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Is it Yin Yoga or Restorative?

May 3, 2024
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A female leaning on an angled yoga bolster on a yoga mat

What’s the difference between Yin Yoga and Restorative Yoga? Does using props mean we’re doing Restorative Yoga?

These are frequent questions in my Yin Yoga & Meditation trainings. And like so many questions in life, the answer is…it depends!

Although the shapes of the poses in Yin Yoga and Restorative Yoga might look very similar, they are different practices with different intentions and different benefits. Yin Yoga and Restorative Yoga exist on a continuum, and that continuum is one of sensation.

Both practices use props to help the practitioner experience different sensation levels. Restorative poses use props to find a place of little to no sensation – you feel like you’re floating on a cloud. In Yin Yoga, we use props to find mild sensation.

The work of a Yin pose is safe and effective when the sensations felt are mild. Yin can sometimes feel a bit uncomfortable, but it should never be painful.  A gentle, reasonable amount of sensation will typically allow the practitioner to breathe well, relax the muscles, stay in the shape for a bit of time, and maintain a mindful attention on their inner experience.  

Our bodies are unique and can change class to class, moment to moment. In Yin, props are used in many ways to assist us to honor those individualized needs. Props can make poses more accessible. For example:

✨ Sitting on a block might allow us to safely fold forward toward an appropriate sensation without over-loading our lumbar spine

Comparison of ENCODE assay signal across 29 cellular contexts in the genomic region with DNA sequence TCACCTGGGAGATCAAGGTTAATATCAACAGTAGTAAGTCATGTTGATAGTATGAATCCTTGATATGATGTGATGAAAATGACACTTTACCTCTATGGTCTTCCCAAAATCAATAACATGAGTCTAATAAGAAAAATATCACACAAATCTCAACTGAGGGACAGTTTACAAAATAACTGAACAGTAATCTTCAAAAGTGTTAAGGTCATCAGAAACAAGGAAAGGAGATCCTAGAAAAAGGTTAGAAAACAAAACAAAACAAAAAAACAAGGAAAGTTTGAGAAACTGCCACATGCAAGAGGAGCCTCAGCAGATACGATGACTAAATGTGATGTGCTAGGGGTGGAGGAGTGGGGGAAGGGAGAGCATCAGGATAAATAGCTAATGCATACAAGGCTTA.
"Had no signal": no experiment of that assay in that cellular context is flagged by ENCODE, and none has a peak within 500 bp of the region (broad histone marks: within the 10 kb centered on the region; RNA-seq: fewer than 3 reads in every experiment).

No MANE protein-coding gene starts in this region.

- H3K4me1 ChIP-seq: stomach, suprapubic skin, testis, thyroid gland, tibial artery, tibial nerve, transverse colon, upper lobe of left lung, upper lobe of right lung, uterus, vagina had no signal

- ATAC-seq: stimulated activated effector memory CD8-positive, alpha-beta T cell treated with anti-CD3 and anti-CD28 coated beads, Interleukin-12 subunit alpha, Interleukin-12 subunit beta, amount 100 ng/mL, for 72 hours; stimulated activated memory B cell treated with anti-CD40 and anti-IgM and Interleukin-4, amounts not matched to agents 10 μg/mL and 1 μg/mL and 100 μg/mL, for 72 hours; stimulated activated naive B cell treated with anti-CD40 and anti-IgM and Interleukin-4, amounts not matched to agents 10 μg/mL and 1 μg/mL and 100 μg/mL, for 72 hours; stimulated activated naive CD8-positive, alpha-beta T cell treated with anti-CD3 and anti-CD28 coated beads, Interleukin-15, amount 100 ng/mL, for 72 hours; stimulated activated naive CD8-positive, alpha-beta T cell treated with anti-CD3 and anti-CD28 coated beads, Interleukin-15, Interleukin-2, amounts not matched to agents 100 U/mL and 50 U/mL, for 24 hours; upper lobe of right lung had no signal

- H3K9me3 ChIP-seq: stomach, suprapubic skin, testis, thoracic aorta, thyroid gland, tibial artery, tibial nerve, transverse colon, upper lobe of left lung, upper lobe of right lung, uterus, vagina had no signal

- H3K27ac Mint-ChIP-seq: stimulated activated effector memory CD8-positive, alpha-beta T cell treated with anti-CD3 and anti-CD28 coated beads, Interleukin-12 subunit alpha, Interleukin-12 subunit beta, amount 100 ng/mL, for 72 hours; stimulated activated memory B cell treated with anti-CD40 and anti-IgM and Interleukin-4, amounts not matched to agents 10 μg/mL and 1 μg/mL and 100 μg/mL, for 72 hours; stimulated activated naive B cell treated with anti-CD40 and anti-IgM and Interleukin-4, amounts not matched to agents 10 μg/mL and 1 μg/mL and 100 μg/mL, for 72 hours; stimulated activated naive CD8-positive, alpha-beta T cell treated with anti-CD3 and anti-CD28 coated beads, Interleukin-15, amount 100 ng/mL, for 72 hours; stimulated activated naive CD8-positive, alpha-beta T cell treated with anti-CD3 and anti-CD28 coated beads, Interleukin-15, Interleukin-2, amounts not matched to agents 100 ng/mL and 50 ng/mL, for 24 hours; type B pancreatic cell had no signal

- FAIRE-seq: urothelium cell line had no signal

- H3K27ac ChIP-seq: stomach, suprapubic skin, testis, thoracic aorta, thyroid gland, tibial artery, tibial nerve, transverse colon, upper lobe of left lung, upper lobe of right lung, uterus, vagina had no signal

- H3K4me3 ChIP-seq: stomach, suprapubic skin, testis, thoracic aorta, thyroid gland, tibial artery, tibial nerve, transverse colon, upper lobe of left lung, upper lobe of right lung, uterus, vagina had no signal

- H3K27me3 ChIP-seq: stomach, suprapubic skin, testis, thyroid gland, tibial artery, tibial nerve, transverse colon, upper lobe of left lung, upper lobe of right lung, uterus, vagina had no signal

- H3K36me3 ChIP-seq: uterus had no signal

✨ Using a strap to lengthen the arms might help us reach a part of our body without straining.  

Props can also help to nurture sensitive areas. Kneeling on a blanket for extra cushion is a good example of this when kneeling right onto the mat causes painful compression.

Props can also support one part of the body to benefit another:

✨ Placing blocks under the knees may help us access the hamstrings without forcing the knee joints

✨ Trying a supine version of a pose to use the floor as a prop when a back sensitivity prevents us from doing a seated version

Props can also help us go deeper into a pose to find mild sensation. Fish Pose variations offer a good example, where we might position a bolster under the upper back to accentuate the opening experienced in the upper back, chest, and even the shoulders.

Injury, aging, specific parts of the body we may or may not want to focus on all contribute to how we use props in any particular pose. Each of our skeletons are unique, so how each of us uses props to find and maintain the appropriate level of sensation in a pose is unique to each of us. The same prop that can remove sensation in Restorative can create sensation in Yin. It all comes down to our body and our intention.

As teachers, we can discuss, inform, cue, support, and guide but ultimately the pose experience is for the student to create and follow, because only the practitioner knows what they're feeling. It's very unlikely we can know exactly what sensation a student is feeling based only on how their pose looks. Like happiness, it's an inside job.

As a yoga teacher and someone who trains other teachers, it’s so important to me that practitioners are empowered with permission to honor their body's needs in alignment with their intention and equip them with the pose options, modifications, and substitutes to help them do that effectively and with kindness.

There are limitless creative options to use a wide variety of props, the wall, and the floor to find your own best posture and the amount of sensation you desire. Poses aren't ends, they're means...to strengthen the body, yes, but also to open and free the energy, mind, and heart, and bring kindness there.

More than just poses, yoga is a journey to unlock the power and peace within you and share your light with the world.

A female leaning on an angled yoga bolster on a yoga mat
Using Props in Yin Yoga

To learn more about Yin Yoga, join me for my next live online 40HR Yin Yoga & Meditation Training - details are here.

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